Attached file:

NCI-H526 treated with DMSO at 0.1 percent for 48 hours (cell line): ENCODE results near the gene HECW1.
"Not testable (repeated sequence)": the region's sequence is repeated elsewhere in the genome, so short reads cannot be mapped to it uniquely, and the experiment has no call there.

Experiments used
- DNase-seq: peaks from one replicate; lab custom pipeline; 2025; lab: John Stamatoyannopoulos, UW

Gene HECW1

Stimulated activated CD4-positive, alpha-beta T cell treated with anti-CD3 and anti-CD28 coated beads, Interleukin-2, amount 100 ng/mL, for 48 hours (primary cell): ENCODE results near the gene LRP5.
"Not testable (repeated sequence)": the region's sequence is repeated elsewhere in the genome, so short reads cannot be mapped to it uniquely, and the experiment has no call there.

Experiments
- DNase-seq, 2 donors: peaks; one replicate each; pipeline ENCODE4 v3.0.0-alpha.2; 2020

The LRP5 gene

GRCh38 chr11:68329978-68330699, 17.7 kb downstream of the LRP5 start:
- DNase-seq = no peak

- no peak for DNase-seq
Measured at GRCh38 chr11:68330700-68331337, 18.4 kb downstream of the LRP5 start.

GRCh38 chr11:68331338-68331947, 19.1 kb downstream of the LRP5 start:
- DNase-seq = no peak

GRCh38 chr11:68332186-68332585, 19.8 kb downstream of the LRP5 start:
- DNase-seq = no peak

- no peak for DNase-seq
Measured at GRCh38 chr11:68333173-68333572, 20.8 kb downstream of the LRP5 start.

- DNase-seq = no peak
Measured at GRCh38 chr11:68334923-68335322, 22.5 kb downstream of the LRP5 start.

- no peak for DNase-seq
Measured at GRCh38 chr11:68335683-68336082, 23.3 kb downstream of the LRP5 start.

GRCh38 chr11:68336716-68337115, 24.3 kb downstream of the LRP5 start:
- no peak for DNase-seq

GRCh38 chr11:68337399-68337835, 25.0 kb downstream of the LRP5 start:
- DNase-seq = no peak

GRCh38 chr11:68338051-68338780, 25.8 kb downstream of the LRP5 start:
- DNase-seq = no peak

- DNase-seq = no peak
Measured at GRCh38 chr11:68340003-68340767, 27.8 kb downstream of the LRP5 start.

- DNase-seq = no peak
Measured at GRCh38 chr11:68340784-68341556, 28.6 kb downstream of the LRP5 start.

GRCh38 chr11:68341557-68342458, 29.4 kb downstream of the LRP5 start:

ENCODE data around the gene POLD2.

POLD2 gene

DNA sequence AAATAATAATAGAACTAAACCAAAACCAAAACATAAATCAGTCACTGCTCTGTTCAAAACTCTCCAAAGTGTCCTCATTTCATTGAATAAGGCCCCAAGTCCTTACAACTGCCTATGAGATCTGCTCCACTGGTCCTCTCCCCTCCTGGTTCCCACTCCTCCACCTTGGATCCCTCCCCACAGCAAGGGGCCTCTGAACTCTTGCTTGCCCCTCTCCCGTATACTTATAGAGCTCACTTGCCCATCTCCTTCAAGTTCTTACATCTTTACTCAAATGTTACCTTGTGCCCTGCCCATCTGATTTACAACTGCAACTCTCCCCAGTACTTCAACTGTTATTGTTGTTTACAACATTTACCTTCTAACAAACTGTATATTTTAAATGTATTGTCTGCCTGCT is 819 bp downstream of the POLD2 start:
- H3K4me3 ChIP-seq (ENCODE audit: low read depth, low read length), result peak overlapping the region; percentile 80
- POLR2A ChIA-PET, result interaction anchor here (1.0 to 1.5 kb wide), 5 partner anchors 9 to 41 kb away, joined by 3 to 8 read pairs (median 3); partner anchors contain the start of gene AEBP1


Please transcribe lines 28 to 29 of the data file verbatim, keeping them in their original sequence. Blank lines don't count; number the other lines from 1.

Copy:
- DNase-seq = no peak

GRCh38 chr11:68338051-68338780, 25.8 kb downstream of the LRP5 start: